Friday, January 7, 2011

Are We There Yet? YES Finally - Almost!

Duang and Her Hired Dancers at Erawan Shrine  Giving Thanks for Her Immigrant Visa
I started writing this blog entry yesterday and before I could finish it and post it, we had a significant development - Duang received a call from a Thai employee of the US Consulate informing her that her Immigrant Visa is approved and requested that she pick it up in Bangkok at 3:00 P.M. on 11 January. 

As happy as both of are, I will refrain from declaring victory until she is actually admitted into the USA.  The Visa allows her to purchase a ticket to America and to board the airplane to the USA however admitting her into the United States is up to the interviewing officer at the port of entry.  We expect this will be a mere formality but one never really knows what the future may bring - think of President Bush on the deck of the aircraft carrier with the large sign "Mission Accomplished" before the crap really hit the fan in Iraq.

Are we there yet?  How many times did we ask our parents that and how often did we ask them during what seemed to us to be unbearably long auto trips?  How many times as parents did we tell our children "We are almost there" or "Soon we will be there".

Our quest or rather odyssey to obtain a visa for Duang to go to the United States continues but the successful end is in sight.  On 27 December we flew to Bangkok for Duang's scheduled 7:00 A.M. interview appointment at the American Consulate on December 28th.  We flew from Udonthani to Bangkok in the morning so that Duang could receive her second round of Diphtheria, Pertussis, Tetanus and Mumps,Measles, and Rubella vaccinations at Bumrungrad Hospital prior to her interview.  She had received the two initial vaccinations on 30 November when she had her medical examination in Bangkok.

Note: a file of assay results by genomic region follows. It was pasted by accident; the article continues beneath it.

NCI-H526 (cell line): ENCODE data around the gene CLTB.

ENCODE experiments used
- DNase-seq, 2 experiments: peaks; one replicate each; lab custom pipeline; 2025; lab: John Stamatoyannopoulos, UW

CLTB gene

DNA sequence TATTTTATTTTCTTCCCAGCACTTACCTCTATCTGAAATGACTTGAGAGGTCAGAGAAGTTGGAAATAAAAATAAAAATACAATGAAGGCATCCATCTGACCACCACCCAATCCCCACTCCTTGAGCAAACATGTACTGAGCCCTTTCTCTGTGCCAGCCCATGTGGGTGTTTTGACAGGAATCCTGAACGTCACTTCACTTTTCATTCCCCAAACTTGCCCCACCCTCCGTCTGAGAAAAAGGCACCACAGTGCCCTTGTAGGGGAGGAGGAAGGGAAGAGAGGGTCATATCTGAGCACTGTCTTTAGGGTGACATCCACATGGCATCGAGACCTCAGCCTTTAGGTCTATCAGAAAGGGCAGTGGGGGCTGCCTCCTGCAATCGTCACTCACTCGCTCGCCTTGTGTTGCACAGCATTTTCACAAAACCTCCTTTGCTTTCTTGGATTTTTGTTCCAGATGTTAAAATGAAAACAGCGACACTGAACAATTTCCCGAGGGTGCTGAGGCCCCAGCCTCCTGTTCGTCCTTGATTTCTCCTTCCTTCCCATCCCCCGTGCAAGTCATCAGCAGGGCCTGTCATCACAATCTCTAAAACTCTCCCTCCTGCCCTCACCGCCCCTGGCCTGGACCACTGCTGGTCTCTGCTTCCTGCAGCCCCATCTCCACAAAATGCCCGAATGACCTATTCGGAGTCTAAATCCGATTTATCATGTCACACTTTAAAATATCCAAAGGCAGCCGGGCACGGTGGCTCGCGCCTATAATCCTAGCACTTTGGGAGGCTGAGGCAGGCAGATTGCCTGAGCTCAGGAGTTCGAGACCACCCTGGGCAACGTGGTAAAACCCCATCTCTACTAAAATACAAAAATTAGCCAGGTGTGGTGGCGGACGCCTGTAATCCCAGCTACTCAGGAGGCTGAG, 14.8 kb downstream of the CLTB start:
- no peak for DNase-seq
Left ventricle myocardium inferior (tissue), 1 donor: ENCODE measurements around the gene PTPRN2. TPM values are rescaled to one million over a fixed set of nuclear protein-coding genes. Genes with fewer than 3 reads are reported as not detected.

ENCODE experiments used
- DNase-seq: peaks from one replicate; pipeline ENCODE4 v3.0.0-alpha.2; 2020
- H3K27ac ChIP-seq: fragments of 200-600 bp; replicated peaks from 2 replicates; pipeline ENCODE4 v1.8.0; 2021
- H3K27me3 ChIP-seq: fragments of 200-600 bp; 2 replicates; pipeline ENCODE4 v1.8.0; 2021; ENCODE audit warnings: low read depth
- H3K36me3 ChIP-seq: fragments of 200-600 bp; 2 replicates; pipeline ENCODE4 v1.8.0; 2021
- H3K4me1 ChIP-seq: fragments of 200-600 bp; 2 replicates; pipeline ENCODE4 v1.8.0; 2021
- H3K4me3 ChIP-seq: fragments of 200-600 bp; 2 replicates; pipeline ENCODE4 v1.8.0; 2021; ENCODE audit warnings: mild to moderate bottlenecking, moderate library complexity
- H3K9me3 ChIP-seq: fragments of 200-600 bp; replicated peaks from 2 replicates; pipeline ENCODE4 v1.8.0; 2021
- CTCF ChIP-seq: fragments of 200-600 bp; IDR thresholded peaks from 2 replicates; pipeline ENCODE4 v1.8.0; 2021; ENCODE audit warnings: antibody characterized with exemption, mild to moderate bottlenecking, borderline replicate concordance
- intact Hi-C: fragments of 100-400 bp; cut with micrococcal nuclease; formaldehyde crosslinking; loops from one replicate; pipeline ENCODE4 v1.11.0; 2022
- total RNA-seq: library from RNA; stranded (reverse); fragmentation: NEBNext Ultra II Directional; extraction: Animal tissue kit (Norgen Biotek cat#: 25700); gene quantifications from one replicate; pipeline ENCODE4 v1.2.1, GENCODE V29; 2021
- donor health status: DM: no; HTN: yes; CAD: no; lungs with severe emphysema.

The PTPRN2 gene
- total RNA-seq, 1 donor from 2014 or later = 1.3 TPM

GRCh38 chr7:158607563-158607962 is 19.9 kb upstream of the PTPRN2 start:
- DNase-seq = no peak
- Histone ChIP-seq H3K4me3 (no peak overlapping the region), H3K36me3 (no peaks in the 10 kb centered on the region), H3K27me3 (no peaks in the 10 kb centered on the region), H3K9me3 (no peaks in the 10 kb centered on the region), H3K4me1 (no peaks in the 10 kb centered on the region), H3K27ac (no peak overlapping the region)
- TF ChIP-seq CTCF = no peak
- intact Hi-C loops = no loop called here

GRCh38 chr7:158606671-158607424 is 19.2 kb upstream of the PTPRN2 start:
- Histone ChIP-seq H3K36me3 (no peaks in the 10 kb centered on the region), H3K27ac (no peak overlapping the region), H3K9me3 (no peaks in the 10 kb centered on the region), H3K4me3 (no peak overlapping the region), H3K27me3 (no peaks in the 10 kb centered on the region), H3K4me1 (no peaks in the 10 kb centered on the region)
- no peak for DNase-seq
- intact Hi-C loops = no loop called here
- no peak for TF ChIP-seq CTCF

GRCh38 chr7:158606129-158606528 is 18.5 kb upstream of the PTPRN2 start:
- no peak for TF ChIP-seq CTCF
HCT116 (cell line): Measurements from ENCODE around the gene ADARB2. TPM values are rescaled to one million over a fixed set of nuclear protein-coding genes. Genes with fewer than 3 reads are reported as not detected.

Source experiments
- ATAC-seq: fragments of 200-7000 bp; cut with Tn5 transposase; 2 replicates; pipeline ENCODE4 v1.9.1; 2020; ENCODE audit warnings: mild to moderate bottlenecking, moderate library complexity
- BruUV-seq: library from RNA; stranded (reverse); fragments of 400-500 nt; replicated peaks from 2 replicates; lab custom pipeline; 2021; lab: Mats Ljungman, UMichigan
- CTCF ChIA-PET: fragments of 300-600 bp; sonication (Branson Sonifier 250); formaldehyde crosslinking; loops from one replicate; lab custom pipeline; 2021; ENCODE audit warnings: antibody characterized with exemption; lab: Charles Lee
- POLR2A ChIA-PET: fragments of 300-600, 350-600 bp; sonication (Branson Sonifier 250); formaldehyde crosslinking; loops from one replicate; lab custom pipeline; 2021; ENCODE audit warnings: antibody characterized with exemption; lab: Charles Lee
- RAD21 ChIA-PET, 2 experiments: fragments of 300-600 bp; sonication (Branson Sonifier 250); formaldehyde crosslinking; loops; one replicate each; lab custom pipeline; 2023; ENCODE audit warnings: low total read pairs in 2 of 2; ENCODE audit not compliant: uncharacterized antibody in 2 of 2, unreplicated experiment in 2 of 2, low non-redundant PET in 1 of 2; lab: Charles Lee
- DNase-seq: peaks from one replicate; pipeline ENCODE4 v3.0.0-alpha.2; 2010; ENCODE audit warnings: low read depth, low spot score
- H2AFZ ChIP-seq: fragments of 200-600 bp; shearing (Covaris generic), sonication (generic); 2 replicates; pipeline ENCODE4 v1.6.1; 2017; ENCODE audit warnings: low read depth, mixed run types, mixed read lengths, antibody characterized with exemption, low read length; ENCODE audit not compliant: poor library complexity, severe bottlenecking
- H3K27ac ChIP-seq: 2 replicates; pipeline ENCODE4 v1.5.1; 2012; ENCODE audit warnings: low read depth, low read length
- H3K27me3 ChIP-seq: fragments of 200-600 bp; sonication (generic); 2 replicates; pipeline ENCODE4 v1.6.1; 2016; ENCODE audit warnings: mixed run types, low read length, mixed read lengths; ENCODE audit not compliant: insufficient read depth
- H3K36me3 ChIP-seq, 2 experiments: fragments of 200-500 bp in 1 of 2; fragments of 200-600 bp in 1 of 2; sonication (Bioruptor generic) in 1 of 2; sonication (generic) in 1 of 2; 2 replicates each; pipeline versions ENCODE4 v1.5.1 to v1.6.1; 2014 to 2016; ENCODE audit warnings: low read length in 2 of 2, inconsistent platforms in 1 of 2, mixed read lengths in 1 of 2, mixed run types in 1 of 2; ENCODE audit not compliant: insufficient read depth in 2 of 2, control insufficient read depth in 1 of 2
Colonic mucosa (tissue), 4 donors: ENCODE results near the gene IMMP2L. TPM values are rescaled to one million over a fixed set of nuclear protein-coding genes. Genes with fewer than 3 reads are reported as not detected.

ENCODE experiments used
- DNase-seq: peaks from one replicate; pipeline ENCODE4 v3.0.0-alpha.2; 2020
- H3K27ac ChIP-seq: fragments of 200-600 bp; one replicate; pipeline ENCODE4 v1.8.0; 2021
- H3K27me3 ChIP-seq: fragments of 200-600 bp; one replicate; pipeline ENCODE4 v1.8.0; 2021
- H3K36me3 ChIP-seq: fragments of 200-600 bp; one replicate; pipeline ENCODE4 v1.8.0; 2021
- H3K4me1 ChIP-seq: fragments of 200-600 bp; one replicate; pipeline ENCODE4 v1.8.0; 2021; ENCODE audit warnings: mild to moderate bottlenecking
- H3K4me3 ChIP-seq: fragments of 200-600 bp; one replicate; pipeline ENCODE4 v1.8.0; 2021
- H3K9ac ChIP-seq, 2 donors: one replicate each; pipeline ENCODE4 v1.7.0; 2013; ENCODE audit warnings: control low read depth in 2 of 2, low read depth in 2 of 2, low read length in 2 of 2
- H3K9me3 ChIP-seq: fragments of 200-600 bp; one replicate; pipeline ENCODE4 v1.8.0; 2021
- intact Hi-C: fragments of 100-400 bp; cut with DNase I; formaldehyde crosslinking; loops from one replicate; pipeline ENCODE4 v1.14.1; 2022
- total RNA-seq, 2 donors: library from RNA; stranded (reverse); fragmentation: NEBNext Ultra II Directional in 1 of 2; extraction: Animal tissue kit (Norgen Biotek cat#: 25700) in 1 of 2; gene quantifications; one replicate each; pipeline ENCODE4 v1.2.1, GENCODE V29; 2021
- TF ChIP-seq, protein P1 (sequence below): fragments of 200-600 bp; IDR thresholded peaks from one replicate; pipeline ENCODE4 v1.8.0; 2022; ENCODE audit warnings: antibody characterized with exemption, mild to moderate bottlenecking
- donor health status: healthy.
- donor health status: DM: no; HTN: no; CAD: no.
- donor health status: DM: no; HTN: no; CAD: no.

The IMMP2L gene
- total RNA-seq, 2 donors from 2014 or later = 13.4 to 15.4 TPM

From the US Consulate website and correspondence, we had been informed that if a visa was granted it would be available 2 to 3 business days after the interview.  Since Duang's interview was on the Tuesday the 28th, I expected that if she was granted an Immigrant Visa, it would be available on either Wednesday 29th or Thursday the 30th.  Allowing for a possible hiccup I allowed 31 December as a possible date for concluding this part of the process.  One of my ambitions was to witness New Year's Eve fireworks in Bangkok so I booked our return flight to Udonthani for January 1.  I figured that we would use any spare time that we might have in Bangkok to do some sightseeing.  Although we have been to Bangkok many times, there were still many places to visit and things to do for us.

I spent about a day and one-half assembling the document package to present at the Consulate.  Duang was required to present original documents that had not been presented previously in the application process.  Updated copies of documents, such as passport, and financial records also had to be presented.  The biggest task for Duang was to present documents and evidence that establishes in the mind of the US official a legitimate relationship between Duang and me.